The Arizona Desert Lamp

Self-Medication and Darfur

Posted in Campus by Evan Lisull on 1 October 2008

I didn’t get around to Laura Donovan’s column yesterday; before that though, there’s a wonderful piece on modernity and the college campus from the excellent Culture11, worth excerpting in its entirety:

Matt Crawford ably explains how college campuses have become incubators of schoolmarmish therapeutic supervision. No longer confident in the mission of higher education and therefore too hobbled to resist becoming an adjunct of popular society versus an engine of its thoughtful scrutiny, the American university now routinely recommends that its students turn to therapy and medication versus self-reflection and self-reliance. In this way, our colleges are exemplary of a  contradiction at the heart of modernity: the Cartesian project of mastery and rational control has not liberated us from sadness and depression but still we press on undaunted, still trying to master and control ourselves, attempting to transform the burden of existential angst into the inconvenience of chemical deficiency. In other words, the central premises of modernity are mastery and control while the thinly veiled ground of a thoroughgoing therapeuticism is individual frailty. If Peter Lawler is right, that we’re really “stuck with virtue”, then we’re stuck with the conditions that demand virtue, and the self-limitations that paradoxically require more self-responsibility. By abandoning the humanizing aspects of the humanities, or its part in educating us to understand our longing for happiness and its necessary obstacles, universities have become centers for career preparation overly sensitive to the moods of its consumers and insensitive to the demands of their souls.

This, I think, begins to hint at the real problem behind the ‘Save Darfur’ movement and its many manifestations. Donovan essentially called for students to travel to the region, but I have far lower standards: point to Darfur on a world map. Hell, I’ll even give you two hints: it’s in Africa, and it is not an independent state.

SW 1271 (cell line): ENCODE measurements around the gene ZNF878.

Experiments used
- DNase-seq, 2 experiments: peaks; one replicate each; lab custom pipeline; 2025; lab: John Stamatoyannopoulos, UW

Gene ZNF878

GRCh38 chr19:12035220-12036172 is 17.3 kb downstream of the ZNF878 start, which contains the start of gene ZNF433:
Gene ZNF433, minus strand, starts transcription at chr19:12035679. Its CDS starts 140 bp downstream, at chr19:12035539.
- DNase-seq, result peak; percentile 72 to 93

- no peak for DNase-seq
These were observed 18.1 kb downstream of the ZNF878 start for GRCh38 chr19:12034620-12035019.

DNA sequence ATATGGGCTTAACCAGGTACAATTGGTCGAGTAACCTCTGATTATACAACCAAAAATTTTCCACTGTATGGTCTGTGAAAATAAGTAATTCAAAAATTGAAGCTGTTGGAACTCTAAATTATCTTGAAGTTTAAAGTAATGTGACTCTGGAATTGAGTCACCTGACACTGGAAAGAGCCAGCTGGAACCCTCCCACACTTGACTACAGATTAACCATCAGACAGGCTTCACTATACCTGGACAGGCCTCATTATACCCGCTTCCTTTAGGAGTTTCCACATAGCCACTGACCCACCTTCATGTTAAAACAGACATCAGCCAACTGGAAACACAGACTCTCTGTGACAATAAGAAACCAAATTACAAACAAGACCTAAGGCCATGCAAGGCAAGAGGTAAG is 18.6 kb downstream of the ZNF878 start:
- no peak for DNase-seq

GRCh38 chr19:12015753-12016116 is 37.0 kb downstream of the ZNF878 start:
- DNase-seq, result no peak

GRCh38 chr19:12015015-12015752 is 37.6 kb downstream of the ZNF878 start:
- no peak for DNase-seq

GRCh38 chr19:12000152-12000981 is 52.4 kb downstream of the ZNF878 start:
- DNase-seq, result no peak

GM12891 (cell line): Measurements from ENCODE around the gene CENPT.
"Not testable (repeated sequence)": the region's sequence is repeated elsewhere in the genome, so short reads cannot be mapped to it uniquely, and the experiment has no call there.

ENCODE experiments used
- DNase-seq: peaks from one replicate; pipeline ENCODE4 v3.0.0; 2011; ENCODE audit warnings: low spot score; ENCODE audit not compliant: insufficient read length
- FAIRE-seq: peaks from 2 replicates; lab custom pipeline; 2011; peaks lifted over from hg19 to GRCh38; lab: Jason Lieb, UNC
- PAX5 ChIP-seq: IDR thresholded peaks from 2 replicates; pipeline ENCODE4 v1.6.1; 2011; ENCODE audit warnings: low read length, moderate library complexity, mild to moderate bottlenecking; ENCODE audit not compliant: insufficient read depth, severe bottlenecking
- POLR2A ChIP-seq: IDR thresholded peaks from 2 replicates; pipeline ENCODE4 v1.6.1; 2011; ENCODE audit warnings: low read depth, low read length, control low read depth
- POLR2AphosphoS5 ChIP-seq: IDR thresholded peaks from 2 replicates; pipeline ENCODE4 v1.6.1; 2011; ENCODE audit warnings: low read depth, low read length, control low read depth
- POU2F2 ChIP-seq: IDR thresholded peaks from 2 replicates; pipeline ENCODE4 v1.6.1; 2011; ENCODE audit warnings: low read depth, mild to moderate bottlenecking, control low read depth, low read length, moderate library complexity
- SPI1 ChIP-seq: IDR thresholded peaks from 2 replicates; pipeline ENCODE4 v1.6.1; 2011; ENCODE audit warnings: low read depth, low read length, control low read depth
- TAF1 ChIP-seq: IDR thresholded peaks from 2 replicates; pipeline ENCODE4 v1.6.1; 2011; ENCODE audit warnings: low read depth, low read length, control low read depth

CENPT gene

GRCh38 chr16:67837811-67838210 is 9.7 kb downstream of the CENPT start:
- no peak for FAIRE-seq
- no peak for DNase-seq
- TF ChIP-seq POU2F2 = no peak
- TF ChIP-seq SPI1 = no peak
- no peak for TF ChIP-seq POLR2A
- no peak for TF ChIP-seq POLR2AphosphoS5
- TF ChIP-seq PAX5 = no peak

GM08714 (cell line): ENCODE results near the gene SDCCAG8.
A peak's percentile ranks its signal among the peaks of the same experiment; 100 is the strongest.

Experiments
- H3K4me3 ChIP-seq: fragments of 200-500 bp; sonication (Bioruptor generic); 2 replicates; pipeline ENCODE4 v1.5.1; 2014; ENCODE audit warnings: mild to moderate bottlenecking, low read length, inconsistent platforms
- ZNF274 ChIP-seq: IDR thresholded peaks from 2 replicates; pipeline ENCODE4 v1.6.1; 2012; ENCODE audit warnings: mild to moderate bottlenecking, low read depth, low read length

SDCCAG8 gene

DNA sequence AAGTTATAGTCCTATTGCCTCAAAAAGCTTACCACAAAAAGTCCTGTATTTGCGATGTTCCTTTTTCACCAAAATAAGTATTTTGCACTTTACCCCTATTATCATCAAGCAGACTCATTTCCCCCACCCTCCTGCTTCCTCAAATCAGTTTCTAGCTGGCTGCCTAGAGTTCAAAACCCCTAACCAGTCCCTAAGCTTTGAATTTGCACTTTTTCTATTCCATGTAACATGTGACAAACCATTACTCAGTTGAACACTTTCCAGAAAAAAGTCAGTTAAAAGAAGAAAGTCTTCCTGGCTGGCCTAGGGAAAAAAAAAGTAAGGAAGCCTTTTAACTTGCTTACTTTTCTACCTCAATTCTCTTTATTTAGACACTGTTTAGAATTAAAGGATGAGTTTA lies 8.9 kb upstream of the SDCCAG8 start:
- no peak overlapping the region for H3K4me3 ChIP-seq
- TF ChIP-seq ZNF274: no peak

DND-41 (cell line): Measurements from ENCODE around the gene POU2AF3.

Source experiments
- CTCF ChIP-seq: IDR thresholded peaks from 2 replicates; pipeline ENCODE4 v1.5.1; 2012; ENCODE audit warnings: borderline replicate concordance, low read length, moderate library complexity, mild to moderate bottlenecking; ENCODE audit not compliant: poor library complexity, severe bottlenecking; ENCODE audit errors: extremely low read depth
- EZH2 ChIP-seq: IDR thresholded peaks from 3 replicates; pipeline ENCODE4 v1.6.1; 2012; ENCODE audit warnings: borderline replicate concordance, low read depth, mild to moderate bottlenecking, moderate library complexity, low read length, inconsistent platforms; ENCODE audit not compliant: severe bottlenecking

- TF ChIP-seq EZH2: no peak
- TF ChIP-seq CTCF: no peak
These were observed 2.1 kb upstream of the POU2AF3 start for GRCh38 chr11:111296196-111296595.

The column also gets high merit points for containing the single truest sentence that the Wildcat has published so far this year: “Understanding the issue is essential to solving it, but that alone does not encourage someone to take action.” I would go even further, and argue that in this case it discourages action. Education is seen as an end-point, not a step along the way. Once you’ve bought the T-shirt, you are an aware, concerned, active citizen — in your own eyes.

Which, ultimately, this has always been about. It is not about Darfur, or polar bears, or voter registration — it is about validating the self, an ultimately selfish movement. Then again, it’s probably better than the alternative; I, for one, am concerned about my eventual deployment to the Northwest Provinces under the Obama Administration. The last thing we need in this day and age (or just about any day and age) is more intervention.

UPDATE: I should also point out that this is not aimed at legitimate efforts — serious NGOs have contributed greatly to ameliorating a humanitarian crisis. However, these NGOs are not the issue; the issue are the students who sign up for a Facebook group and consider themselves “engaged”, who buy a shirt and consider themselves “aware.” If you’re serious about Darfur, Donovan seems to imply, go the full ten yards.

But whatever your stance, ‘Save Darfur’ should NOT be a fashion statement. This sort of activist chic is even worse than the “green shopping” phenomenon.


One Response

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  1. Ashley said, on 1 October 2008 at 1:22 pm

    For the hundreds of thousands of Americans across the country that have researched the Darfur genocide, written letters to their local newspapers, organized fundraisers, attended rallies, signed petitions and contacted their elected officials – education was not the end point of their activism. Rather, it was the stepping stone that allowed them to take meaningful and effective action that is working to bring peace to Darfur. To be sure, the violence and suffering in Darfur continue – but Darfuris are alive today because this broad-based, bi-partisan, ecumenical movement of citizens has taken a stand on this issue.

    At the vanguard of this movement have been students – many of whom you’ve likely seen sporting Save Darfur t-shirts around campus. These students have been key organizers on their campuses – pressuring their universities to divest their endowments from companies funding the genocide, organizing guest lectures to educate their peers, and pressuring our presidential candidates to outline their plans for tackling the crisis from day one of their term in office. For them, the campaign to end the first genocide of the 21st century is not a fashion statement.

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